$1.13M stolen from Eagle Mountain City in ‘organized cybercrime’ scheme, officials say

City officials advised no resident, client or vendor was compromised by the theft.

(Francisco Kjolseth | The Salt Lake Tribune) An extensive electrical grid in Eagle Mountain on Wednesday, June 29, 2022. Eagle Mountain officials on Monday announced that more than $1 million was stolen from the city in an "organized cybercrime" scheme.

Eagle Mountain City discovered it was the victim of an “organized cybercrime” scheme resulting in the loss of $1.13 million, according to a Monday news release.

Through the use of an email impersonation scheme, the thieves portrayed themselves as a vendor that is working with the city on a major infrastructure project, officials said, and received the money through an “automated clearing house” transfer, a type of electronic payment.

Tyler Maffitt, a spokesperson for the city, said that the impersonated vendor was WW Clyde, a construction company working on widening Eagle Mountain Boulevard, the arterial road in the city.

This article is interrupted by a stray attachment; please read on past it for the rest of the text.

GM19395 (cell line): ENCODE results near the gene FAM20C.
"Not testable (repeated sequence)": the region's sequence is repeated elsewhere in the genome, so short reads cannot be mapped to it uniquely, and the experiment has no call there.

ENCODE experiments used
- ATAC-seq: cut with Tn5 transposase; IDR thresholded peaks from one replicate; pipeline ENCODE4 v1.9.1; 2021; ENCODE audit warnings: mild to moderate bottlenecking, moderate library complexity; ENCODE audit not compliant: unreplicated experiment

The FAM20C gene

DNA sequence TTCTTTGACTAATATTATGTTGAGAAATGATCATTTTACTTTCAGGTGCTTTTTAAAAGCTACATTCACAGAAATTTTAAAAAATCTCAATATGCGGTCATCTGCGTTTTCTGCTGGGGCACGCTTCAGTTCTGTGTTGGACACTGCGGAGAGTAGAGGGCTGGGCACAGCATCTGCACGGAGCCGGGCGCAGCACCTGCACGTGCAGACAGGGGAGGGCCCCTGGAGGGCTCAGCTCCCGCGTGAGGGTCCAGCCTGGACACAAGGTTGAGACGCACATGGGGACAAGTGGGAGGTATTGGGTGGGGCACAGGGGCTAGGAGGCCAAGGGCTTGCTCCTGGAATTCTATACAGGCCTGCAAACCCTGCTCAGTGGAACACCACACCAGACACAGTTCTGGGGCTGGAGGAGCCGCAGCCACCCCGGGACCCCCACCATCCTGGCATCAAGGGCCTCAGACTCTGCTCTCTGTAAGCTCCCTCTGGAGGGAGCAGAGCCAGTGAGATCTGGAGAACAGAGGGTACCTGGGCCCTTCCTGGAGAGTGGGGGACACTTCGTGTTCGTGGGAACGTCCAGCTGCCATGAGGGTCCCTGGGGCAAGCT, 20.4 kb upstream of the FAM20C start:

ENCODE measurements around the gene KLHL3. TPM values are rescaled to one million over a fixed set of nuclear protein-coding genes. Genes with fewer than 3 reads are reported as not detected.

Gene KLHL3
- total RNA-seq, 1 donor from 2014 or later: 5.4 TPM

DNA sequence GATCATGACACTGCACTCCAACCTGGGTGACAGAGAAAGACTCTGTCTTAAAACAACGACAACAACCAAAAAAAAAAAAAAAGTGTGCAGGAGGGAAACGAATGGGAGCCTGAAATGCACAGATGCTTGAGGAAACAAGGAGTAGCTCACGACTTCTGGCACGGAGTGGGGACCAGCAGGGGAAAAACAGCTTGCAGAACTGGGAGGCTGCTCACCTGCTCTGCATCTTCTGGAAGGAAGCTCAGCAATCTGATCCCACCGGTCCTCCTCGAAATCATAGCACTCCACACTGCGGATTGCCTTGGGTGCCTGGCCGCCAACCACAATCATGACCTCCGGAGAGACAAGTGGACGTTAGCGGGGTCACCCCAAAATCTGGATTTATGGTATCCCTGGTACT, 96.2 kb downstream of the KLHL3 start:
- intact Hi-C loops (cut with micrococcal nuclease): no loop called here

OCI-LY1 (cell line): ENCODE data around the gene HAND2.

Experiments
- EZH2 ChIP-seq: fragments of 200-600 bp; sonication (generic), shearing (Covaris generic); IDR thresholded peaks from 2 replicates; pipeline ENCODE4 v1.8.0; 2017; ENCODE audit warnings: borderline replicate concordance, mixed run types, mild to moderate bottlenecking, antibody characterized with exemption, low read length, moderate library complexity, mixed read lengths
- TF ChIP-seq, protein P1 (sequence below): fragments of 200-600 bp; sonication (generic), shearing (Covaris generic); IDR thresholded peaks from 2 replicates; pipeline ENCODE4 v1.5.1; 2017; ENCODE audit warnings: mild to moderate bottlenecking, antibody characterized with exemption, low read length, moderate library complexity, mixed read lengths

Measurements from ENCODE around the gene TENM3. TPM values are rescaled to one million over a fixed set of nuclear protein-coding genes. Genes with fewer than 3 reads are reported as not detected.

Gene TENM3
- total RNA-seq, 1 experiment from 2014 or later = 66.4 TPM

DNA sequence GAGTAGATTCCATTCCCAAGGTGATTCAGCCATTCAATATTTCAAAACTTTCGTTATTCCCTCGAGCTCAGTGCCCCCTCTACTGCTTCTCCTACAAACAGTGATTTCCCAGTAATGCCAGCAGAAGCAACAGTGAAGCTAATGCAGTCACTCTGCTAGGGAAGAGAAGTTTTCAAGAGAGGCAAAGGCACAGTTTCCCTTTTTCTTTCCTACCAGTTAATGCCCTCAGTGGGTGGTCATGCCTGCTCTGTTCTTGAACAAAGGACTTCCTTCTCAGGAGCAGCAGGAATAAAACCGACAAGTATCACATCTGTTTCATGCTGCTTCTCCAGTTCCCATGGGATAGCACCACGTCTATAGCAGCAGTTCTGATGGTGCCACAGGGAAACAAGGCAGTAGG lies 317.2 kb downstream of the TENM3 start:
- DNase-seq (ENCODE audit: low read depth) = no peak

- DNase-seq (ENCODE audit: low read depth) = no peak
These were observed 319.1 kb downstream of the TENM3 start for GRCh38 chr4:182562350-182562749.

Maffitt said that the thieves inserted themselves into an email thread between the city and WW Clyde, and then, using an email handle similar to the construction company’s, posed as a representative of WW Clyde and persuaded city staff to send funds to them instead of the actual vendor.

“This was a criminal act,” Maffitt said Monday.

Within “minutes” of learning of the theft, Eagle Mountain City alerted the FBI, the Utah County Sheriff’s Office and the vendor, the release stated. As of Monday afternoon, law enforcement had not caught the thieves, Maffitt said.

Since the theft was discovered, Eagle Mountain City has “strengthened its financial policies” regarding such payments “to implement an added layer of accountability for city staff when completing financial transactions,” the release states.

The city is insured against such crimes and is working with the insurance company to receive reimbursement for the stolen money.

City officials stated that no resident, client or vendor was compromised by the theft, and that no city or vendor employees are suspected of wrongdoing at this time.

Correction Sept. 14, 10:45 a.m.: The story has been updated to correct a description of Automated Clearing House transfers.